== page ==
SENATOR Chris Back urges greater audience scrutiny of misleading messages about livestock industry practices promoted on a controversial animal activist website.
Animal rights campaigner Chris Delforce this week pledged his group would run a counter-campaign against Australian Pork Limited’s (APL) “bacon week” promotion.
Mr Delforce is operations director of activist group Aussie Farms, which runs a website of the same name.
He promised the website would be “exposing cruelty at one additional piggery for each night of the week”.
The counter-campaign escalates another ongoing battle that’s seen video footage gathered from 18 Australian piggeries over the past two years through illegal trespassing by activists, industry has alleged.
“Aussie Farms hopes this surge of exposure will lead to a lot of people questioning their support of the industry,” the media statement said.
Mr Delforce said if the pork industry wanted people to eat more bacon, “it’s only fair that those people should know the truth behind how it was produced, from the factory farm right through to the slaughterhouse gas chambers”.
“The majority of Australians are compassionate, they’re just not aware of how pigs and other animals are raised and killed,” he said.
“And with the ‘ag-gag’ legislation currently being pushed by farming groups it seems these industries are as desperate as ever to maintain that level of secrecy that they depend upon.
“Consumers have a right to know what their dollars are supporting."
But Senator Back - a former veterinarian and long-running campaigner for better community education on actual animal welfare practices in the live export industry versus the views perpetuated by activist groups - said the website was misleading.
He said he was “annoyed” at the lack of understanding about pig welfare and mortality displayed in general commentary on the activist website.
One particular image of a pig situated in a farrowing crate being kept warm under a lamp was “an example of excellence”, he said.
“It’s remarkable that you can take a photo of something like that and then add some words around it, trying to humanise the animal, but the reality is a long way off,” he said.
“It just demonstrates a complete and utter lack of understanding about real animal welfare management and the benefits of these practices.”
Senator Back said sows and piglets left to fend for them-selves in an uncontrolled situation faced greater danger and mortality rates than they did in furrowing sheds, due to sunburn, parasites, foxes and other feral animals.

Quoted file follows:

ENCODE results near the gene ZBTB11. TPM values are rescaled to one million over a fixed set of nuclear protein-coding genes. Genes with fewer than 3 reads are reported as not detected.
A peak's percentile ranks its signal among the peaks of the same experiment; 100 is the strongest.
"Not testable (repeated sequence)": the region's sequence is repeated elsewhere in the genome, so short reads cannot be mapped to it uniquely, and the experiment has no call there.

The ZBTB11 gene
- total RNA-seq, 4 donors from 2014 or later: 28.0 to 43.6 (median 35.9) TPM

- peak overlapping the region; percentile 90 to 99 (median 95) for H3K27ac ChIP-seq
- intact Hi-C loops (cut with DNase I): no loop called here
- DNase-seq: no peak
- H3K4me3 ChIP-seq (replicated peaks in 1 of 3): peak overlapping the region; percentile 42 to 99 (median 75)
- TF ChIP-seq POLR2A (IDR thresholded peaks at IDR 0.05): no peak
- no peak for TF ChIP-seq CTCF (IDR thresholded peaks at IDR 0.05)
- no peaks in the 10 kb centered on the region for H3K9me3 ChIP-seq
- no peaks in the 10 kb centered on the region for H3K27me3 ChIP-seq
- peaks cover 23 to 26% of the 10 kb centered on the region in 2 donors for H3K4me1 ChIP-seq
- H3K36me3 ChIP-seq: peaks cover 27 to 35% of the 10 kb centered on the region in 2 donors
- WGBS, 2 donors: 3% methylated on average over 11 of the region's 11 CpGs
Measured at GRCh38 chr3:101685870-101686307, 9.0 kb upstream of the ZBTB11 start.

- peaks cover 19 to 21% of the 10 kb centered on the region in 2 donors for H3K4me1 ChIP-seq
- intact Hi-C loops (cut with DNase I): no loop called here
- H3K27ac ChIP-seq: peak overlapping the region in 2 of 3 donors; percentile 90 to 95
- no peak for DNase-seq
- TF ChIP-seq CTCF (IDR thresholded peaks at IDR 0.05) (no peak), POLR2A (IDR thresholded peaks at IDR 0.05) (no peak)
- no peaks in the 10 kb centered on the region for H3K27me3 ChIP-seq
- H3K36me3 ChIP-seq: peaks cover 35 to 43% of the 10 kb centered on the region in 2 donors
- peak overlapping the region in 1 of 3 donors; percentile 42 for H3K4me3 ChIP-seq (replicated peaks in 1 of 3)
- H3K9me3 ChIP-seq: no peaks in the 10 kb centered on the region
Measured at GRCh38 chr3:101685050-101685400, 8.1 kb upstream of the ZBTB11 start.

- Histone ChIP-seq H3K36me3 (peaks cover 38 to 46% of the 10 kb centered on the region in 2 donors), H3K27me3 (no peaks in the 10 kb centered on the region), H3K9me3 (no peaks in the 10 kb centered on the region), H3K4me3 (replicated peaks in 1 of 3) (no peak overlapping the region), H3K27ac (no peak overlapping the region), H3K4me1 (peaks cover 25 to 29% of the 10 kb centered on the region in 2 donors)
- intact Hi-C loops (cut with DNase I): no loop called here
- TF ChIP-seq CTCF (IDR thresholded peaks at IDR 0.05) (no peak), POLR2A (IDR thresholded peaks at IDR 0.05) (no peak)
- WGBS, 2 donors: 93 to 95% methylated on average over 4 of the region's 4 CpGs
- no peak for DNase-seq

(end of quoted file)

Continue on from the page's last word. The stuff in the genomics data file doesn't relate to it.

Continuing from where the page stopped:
He said sunburn was a particular issue for pigs given their light skin texture and the potential severity of the Australian climate.
“In my view if something is sound in its policy development then it is sound and it doesn’t need stunts like this to give it greater emphasis,” he said.
“But if there is video footage of any genuine animal cruelty, the community’s demand is for that evidence to be handed over to the relevant authorities without protracted delays, like you would with child abuse or any other serious crime, so those authorities can examine that evidence properly and lay criminal charges, if necessary.”
Senator Back said activists who “act illegally” to gather video footage in anti-farming campaigns “need to be dealt with by the law”.
Last week Federal Agriculture Minister Barnaby Joyce backed new laws that strengthen penalties for illegal trespass on intensive farming operations including piggeries, dairies and poultry farms, amid concerns about biosecurity breaches.
He said he was also working with State Agriculture Ministers on a cohesive approach to implementing new laws targeting “vigilante groups”, to strengthen property rights.
Mr Joyce said the activists were not only associated with committing a crime but they also had “the hide” to request public donations to aid their cause and claim those payments as a tax deductable gift.
“We can’t have vigilante groups deciding that they’re the enforcers of law,” he said.
“If people believe a crime has been committed, then that is a role for the police not a role for vigilante groups.”
But Mr Delforce told ABC radio this week that the push to introduce US style “ag-gag” laws had only steeled the resolve of animal activists.
“I think it's just kind of hardened their resolve that the industry is getting more and more desperate and people are starting to wake up,” he said.
He said the video footage uploaded onto the Aussie Farms website was shot in November 2013 and sent to his group “anonymously”.
“If we do find things that are illegal then we do forward them onto the relevant authorities but it's proved to be a pretty useless exercise, to be honest,” he said.
APL chief executive Andrew Spencer rejected any assertion the Aussie Farms video footage was a typical reflection of industry standards.
“The people who take the footage have no interest in objectively representing what goes on on pig farms,” he said.
“What they are doing is raiding people's homes and properties, misrepresenting what they do, lying about them and defaming them on the Internet - and that's just absolutely nothing to do with transparency.”